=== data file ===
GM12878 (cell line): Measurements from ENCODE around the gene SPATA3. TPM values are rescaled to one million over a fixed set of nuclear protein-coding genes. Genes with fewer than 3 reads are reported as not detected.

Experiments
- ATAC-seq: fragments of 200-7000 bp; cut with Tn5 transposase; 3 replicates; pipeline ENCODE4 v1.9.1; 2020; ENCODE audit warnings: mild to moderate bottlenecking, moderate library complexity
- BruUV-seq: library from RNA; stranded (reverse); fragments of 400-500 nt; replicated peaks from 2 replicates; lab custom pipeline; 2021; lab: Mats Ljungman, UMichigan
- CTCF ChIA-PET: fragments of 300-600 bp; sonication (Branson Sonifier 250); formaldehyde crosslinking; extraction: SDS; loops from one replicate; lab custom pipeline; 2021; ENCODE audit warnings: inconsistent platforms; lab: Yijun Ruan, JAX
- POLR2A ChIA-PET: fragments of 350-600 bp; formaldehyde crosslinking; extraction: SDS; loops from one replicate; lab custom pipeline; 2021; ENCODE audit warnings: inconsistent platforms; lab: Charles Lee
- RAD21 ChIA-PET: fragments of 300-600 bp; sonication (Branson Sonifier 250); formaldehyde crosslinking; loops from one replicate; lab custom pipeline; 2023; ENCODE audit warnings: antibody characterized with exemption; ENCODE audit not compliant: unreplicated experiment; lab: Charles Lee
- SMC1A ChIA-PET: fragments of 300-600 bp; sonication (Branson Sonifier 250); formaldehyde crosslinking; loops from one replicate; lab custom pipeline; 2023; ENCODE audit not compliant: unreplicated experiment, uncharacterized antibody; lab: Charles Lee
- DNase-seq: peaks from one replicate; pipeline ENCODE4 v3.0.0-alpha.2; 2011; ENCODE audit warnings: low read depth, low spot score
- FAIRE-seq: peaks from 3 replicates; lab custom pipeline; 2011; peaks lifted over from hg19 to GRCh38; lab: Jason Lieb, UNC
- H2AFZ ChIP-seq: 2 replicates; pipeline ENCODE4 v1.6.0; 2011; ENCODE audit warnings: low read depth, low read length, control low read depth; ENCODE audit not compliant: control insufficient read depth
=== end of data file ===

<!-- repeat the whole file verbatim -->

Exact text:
GM12878 (cell line): Measurements from ENCODE around the gene SPATA3. TPM values are rescaled to one million over a fixed set of nuclear protein-coding genes. Genes with fewer than 3 reads are reported as not detected.

Experiments
- ATAC-seq: fragments of 200-7000 bp; cut with Tn5 transposase; 3 replicates; pipeline ENCODE4 v1.9.1; 2020; ENCODE audit warnings: mild to moderate bottlenecking, moderate library complexity
- BruUV-seq: library from RNA; stranded (reverse); fragments of 400-500 nt; replicated peaks from 2 replicates; lab custom pipeline; 2021; lab: Mats Ljungman, UMichigan
- CTCF ChIA-PET: fragments of 300-600 bp; sonication (Branson Sonifier 250); formaldehyde crosslinking; extraction: SDS; loops from one replicate; lab custom pipeline; 2021; ENCODE audit warnings: inconsistent platforms; lab: Yijun Ruan, JAX
- POLR2A ChIA-PET: fragments of 350-600 bp; formaldehyde crosslinking; extraction: SDS; loops from one replicate; lab custom pipeline; 2021; ENCODE audit warnings: inconsistent platforms; lab: Charles Lee
- RAD21 ChIA-PET: fragments of 300-600 bp; sonication (Branson Sonifier 250); formaldehyde crosslinking; loops from one replicate; lab custom pipeline; 2023; ENCODE audit warnings: antibody characterized with exemption; ENCODE audit not compliant: unreplicated experiment; lab: Charles Lee
- SMC1A ChIA-PET: fragments of 300-600 bp; sonication (Branson Sonifier 250); formaldehyde crosslinking; loops from one replicate; lab custom pipeline; 2023; ENCODE audit not compliant: unreplicated experiment, uncharacterized antibody; lab: Charles Lee
- DNase-seq: peaks from one replicate; pipeline ENCODE4 v3.0.0-alpha.2; 2011; ENCODE audit warnings: low read depth, low spot score
- FAIRE-seq: peaks from 3 replicates; lab custom pipeline; 2011; peaks lifted over from hg19 to GRCh38; lab: Jason Lieb, UNC
- H2AFZ ChIP-seq: 2 replicates; pipeline ENCODE4 v1.6.0; 2011; ENCODE audit warnings: low read depth, low read length, control low read depth; ENCODE audit not compliant: control insufficient read depth